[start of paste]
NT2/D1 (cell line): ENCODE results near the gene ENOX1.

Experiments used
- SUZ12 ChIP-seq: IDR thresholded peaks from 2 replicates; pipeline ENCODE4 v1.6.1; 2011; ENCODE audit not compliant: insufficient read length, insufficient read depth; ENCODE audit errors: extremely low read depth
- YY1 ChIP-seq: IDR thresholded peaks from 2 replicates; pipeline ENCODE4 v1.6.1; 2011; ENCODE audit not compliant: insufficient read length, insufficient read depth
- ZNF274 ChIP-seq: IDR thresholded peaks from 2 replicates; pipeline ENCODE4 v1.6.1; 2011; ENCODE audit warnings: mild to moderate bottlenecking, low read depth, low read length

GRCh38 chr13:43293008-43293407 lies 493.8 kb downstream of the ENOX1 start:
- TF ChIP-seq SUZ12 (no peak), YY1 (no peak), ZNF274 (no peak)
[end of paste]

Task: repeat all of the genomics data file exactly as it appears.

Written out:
NT2/D1 (cell line): ENCODE results near the gene ENOX1.

Experiments used
- SUZ12 ChIP-seq: IDR thresholded peaks from 2 replicates; pipeline ENCODE4 v1.6.1; 2011; ENCODE audit not compliant: insufficient read length, insufficient read depth; ENCODE audit errors: extremely low read depth
- YY1 ChIP-seq: IDR thresholded peaks from 2 replicates; pipeline ENCODE4 v1.6.1; 2011; ENCODE audit not compliant: insufficient read length, insufficient read depth
- ZNF274 ChIP-seq: IDR thresholded peaks from 2 replicates; pipeline ENCODE4 v1.6.1; 2011; ENCODE audit warnings: mild to moderate bottlenecking, low read depth, low read length

GRCh38 chr13:43293008-43293407 lies 493.8 kb downstream of the ENOX1 start:
- TF ChIP-seq SUZ12 (no peak), YY1 (no peak), ZNF274 (no peak)